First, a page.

The padded textile covering the bare frame of furniture, and the craft of building the upholstery up in order to make seats, arms and backs that are stable, comfortable, aesthetically pleasing and in keeping with the line and style of the given frame.
Upholstery requires a very specialised training as each historical period and style has its own particular methods, materials and techniques. The trained upholsterer’s eye calls on many years of apprenticeship and experience to know exactly what to do, as every case is different.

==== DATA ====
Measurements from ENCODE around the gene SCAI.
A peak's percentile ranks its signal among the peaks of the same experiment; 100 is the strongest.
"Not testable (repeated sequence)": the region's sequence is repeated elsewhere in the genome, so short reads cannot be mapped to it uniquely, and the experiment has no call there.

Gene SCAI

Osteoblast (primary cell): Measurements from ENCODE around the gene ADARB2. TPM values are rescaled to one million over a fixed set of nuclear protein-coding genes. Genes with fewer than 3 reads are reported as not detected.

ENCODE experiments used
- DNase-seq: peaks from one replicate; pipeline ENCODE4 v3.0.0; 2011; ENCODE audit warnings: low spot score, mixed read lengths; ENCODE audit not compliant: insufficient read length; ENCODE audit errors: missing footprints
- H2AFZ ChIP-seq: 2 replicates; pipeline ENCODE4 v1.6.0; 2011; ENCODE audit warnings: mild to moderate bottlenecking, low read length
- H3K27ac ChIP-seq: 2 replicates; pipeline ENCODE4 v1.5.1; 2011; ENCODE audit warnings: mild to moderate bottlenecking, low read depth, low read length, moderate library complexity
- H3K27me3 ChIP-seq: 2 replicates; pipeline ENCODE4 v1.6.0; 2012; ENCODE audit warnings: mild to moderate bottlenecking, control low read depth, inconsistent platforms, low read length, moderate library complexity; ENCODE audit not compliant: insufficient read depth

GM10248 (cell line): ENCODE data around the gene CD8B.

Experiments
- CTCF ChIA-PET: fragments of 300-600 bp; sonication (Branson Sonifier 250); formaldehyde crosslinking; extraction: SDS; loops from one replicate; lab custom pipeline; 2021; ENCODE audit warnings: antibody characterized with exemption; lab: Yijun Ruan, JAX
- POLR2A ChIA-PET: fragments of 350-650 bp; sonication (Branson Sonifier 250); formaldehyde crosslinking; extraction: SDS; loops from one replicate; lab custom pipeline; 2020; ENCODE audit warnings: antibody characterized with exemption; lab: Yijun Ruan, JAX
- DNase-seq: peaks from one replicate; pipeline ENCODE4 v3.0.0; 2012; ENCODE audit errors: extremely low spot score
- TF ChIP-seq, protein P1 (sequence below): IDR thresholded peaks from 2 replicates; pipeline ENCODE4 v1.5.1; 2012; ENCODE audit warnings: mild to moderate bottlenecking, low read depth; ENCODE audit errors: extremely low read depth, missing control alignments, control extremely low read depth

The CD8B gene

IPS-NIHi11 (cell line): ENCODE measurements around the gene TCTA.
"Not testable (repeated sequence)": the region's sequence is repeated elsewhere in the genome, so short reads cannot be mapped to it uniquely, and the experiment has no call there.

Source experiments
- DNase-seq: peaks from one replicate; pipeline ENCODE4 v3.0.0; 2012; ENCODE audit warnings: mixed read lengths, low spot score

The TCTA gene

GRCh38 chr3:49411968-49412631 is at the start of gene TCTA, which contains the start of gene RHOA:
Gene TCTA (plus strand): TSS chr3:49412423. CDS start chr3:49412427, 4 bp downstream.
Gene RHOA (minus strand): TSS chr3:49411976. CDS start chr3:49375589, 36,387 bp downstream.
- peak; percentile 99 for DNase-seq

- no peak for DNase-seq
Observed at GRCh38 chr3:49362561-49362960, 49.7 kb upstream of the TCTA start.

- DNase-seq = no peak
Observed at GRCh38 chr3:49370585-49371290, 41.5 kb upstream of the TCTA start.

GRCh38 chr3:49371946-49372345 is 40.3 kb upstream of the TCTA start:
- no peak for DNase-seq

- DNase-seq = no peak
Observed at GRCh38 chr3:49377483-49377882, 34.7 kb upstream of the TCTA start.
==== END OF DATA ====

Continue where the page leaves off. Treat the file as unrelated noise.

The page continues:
With top level training, upholsterers can, and used to, do all traditional ‘upholding’ jobs–to creating in situ fabric walling and tented ceilings, to cutting and fitting elaborate draperies and bed hangings. In the past, the upholsterer was in charge of cutting loose covers on site and taking them back to the workshop, carefully marked, for the seamstress to sew together.
Nowadays seamstresses cut their own covers and can take on much of the drapery work, but padding and springing furniture and complex in situ fixings require the upholsterer’s skill.